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Garda-turned-judge is used to controversy

A FORMER garda now turned judge finds himself in the eye of a growing public storm over sentencing guidelines.

Circuit Court Judge Martin Nolan hit the headlines earlier this year when he jailed a food importer for six years for not paying €1.6m in garlic taxes.

Judge Nolan (52) joined An Garda Siochana in 1979 and remained a member of the force until 1989. He then decided to study at Kings Inn to be a barrister and was called to the Bar.

He worked for more than 15 years on the south-eastern circuit in a mixed practice before being appointed as a judge more than six years ago.

In March, he presided over a case in which the court was told that Paul Begley (46), of Begley Brothers in Blanchardstown, Dublin, had evaded paying duty on more than 1,000 tonnes of garlic.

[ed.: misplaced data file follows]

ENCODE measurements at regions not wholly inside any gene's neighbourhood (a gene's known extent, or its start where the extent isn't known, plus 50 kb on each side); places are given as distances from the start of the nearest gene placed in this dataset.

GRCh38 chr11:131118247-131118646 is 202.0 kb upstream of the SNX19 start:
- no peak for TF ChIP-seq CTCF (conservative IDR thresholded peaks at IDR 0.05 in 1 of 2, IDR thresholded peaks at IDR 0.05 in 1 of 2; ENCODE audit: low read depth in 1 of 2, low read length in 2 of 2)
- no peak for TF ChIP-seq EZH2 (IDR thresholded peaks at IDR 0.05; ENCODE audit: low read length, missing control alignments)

Imposing the sentence, Judge Nolan said he gave him "no joy at all to jail a decent man" but that Begley had engaged in a "huge" tax-evasion scheme.

That same month, the mother of a juvenile sentenced to six years for a violent burglary screamed at the judge that he had earlier handed down a lighter sentence to a child abuser.

As she was arrested for contempt and was being escorted to the cells, the woman shouted to Judge Nolan that he "gave a pervert four years for raping children".

Some months later, the judge presided over another case in which a man was given a suspended three-year sentence for assaulting a woman on condition that he paid one of his victims €12,000.

Two other charges of assault causing harm to two other women were taken into consideration.

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